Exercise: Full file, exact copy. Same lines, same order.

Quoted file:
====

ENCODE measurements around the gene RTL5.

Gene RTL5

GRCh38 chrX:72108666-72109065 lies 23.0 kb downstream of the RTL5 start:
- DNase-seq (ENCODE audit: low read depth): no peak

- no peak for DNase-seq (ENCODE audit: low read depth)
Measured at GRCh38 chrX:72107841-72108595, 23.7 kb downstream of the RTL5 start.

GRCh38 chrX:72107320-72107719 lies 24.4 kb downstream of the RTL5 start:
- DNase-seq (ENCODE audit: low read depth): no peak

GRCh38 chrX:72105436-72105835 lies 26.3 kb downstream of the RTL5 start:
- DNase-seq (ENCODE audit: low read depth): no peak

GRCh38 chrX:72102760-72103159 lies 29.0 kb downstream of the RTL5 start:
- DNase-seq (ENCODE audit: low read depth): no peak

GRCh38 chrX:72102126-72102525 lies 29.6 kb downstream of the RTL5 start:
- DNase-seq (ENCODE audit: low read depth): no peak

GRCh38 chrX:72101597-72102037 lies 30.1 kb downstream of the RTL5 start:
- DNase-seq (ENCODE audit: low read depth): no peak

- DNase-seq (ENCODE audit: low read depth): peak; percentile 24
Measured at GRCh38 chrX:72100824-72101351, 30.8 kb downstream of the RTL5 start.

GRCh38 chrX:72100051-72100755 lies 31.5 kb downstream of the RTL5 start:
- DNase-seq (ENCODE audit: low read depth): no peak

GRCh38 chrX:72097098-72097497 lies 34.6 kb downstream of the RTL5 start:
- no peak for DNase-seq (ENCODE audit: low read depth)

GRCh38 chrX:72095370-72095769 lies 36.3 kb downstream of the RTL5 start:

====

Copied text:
ENCODE measurements around the gene RTL5.

Gene RTL5

GRCh38 chrX:72108666-72109065 lies 23.0 kb downstream of the RTL5 start:
- DNase-seq (ENCODE audit: low read depth): no peak

- no peak for DNase-seq (ENCODE audit: low read depth)
Measured at GRCh38 chrX:72107841-72108595, 23.7 kb downstream of the RTL5 start.

GRCh38 chrX:72107320-72107719 lies 24.4 kb downstream of the RTL5 start:
- DNase-seq (ENCODE audit: low read depth): no peak

GRCh38 chrX:72105436-72105835 lies 26.3 kb downstream of the RTL5 start:
- DNase-seq (ENCODE audit: low read depth): no peak

GRCh38 chrX:72102760-72103159 lies 29.0 kb downstream of the RTL5 start:
- DNase-seq (ENCODE audit: low read depth): no peak

GRCh38 chrX:72102126-72102525 lies 29.6 kb downstream of the RTL5 start:
- DNase-seq (ENCODE audit: low read depth): no peak

GRCh38 chrX:72101597-72102037 lies 30.1 kb downstream of the RTL5 start:
- DNase-seq (ENCODE audit: low read depth): no peak

- DNase-seq (ENCODE audit: low read depth): peak; percentile 24
Measured at GRCh38 chrX:72100824-72101351, 30.8 kb downstream of the RTL5 start.

GRCh38 chrX:72100051-72100755 lies 31.5 kb downstream of the RTL5 start:
- DNase-seq (ENCODE audit: low read depth): no peak

GRCh38 chrX:72097098-72097497 lies 34.6 kb downstream of the RTL5 start:
- no peak for DNase-seq (ENCODE audit: low read depth)

GRCh38 chrX:72095370-72095769 lies 36.3 kb downstream of the RTL5 start: